We are currently experiencing a paradox in football writing that is unrivalled in the history of the field. Large numbers of writers and bloggers earn next to nothing – if anything at all – from their writing. In the face of the fact that football is floated with money, this issue is somewhat disturbing. A look at the wages of players and managers will verify this claim.
However, money for players is not the issue of this post, rather the lack thereof for those keen on writing and keeping the memory of the greatest and darkest moments in the game alive should be discussed here.
Once more Jonathan Wilson will be quoted here. In the editorial for issue 7 of The Blizzard he stated that
‘We live in a golden age. There has never been so much football journalism of such high standard as there is now. …Everybody can be heard and those who stand out prosper.’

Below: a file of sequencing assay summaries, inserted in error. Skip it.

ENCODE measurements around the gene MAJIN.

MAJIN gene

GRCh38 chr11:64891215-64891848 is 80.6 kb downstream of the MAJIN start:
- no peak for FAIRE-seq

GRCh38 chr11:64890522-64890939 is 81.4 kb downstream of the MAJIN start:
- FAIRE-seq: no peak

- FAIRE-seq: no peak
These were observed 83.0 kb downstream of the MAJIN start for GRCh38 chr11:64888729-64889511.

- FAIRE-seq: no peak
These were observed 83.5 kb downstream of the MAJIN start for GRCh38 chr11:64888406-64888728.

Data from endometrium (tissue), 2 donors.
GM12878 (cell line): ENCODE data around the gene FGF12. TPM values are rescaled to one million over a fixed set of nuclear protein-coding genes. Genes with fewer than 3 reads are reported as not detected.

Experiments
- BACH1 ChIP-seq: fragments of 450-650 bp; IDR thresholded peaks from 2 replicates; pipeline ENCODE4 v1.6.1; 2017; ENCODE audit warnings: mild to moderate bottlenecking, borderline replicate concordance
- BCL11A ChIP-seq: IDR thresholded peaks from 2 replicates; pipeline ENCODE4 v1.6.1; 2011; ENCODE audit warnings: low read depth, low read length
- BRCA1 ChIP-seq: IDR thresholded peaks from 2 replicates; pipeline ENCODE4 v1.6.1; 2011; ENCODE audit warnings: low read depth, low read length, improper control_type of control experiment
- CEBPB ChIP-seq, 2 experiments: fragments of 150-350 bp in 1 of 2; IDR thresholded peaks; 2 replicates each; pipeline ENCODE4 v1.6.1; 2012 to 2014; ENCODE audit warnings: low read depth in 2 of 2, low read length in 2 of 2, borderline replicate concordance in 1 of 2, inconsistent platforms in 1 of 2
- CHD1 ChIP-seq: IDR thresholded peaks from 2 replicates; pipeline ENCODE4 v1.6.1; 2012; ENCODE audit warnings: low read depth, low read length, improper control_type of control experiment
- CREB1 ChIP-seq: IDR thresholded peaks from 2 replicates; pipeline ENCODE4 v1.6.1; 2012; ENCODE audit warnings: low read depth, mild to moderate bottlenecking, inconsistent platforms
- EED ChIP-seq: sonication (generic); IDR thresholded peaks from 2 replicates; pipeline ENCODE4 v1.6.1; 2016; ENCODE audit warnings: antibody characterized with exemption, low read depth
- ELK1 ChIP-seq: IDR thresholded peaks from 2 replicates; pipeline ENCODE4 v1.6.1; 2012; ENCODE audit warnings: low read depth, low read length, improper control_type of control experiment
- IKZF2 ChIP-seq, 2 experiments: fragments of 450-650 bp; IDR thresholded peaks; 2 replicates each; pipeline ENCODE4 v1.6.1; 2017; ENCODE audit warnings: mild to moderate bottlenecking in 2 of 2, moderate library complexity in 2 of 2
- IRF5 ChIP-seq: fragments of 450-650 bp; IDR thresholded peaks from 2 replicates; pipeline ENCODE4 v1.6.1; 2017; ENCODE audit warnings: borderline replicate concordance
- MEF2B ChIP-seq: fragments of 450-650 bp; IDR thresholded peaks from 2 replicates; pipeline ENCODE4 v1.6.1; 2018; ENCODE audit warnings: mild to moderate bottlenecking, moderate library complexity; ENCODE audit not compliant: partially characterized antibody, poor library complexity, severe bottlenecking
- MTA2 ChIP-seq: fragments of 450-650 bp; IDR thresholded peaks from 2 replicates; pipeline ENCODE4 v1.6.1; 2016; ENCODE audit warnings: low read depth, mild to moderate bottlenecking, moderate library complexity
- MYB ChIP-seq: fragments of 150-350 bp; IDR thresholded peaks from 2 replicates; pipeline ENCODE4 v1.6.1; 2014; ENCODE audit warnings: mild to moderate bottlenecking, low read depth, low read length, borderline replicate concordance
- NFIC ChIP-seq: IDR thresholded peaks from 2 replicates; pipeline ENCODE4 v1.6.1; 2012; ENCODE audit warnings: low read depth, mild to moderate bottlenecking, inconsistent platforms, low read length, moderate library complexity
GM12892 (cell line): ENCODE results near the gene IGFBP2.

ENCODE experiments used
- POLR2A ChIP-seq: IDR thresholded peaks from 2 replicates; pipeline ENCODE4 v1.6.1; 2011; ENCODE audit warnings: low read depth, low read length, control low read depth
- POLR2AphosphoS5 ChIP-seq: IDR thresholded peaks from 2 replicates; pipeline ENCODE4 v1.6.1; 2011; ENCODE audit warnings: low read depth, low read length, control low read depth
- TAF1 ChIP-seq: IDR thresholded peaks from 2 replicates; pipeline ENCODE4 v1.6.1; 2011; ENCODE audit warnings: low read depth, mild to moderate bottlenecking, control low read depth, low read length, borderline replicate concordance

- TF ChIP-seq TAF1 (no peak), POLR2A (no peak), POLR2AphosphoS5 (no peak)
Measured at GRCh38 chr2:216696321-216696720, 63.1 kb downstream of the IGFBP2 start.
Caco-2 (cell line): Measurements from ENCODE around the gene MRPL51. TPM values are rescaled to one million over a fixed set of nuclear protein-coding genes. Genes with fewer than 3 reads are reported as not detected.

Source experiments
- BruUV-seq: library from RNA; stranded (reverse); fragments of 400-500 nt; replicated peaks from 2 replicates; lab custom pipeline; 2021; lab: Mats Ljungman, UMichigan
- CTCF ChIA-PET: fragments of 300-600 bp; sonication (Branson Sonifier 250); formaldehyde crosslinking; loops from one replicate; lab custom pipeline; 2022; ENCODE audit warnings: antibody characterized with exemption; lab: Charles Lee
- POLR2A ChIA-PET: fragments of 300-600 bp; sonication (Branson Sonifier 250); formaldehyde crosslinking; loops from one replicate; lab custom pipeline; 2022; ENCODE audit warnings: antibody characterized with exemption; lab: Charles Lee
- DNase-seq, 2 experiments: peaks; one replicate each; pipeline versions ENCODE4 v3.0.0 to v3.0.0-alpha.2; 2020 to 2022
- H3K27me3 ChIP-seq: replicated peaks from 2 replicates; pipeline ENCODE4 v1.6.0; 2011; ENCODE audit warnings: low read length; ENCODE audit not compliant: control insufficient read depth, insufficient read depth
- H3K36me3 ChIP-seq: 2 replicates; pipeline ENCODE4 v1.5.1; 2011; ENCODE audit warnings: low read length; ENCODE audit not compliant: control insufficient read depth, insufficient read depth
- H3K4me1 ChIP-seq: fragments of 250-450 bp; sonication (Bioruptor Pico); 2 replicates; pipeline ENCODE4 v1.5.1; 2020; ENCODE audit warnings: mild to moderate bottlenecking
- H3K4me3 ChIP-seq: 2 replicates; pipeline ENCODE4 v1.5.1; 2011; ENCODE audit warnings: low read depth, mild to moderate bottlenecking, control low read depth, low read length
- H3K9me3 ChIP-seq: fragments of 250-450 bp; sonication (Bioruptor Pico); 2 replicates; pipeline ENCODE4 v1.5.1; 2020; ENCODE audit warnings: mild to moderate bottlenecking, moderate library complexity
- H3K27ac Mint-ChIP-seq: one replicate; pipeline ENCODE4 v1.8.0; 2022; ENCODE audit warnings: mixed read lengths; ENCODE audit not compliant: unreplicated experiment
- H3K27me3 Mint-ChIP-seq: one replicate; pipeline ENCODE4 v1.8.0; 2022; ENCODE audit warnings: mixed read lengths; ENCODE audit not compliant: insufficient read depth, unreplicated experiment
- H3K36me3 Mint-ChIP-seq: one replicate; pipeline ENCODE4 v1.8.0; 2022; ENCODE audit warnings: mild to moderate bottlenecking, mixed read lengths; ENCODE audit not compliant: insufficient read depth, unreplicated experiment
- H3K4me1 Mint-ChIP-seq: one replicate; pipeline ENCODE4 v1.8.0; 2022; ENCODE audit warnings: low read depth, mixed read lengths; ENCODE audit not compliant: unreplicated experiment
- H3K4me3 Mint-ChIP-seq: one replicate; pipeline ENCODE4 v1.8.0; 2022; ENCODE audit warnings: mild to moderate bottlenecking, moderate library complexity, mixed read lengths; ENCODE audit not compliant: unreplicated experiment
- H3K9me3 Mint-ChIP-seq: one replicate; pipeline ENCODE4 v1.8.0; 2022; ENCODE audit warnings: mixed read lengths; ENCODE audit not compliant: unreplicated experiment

In other words, we are experiencing a democratisation of football writing at every level. This is of course a welcome development as otherwise many talented writers would never get the chance to write about football for a living. Herein lies the crux: earning a living as an independent football writer is almost impossible. Ironically, the reason for the democratization is also the cause of the pauperisation: the arrival of the internet. It has enabled millions of people to create their own website. WordPress, Typepad and Blogspot et. al. deliver the layout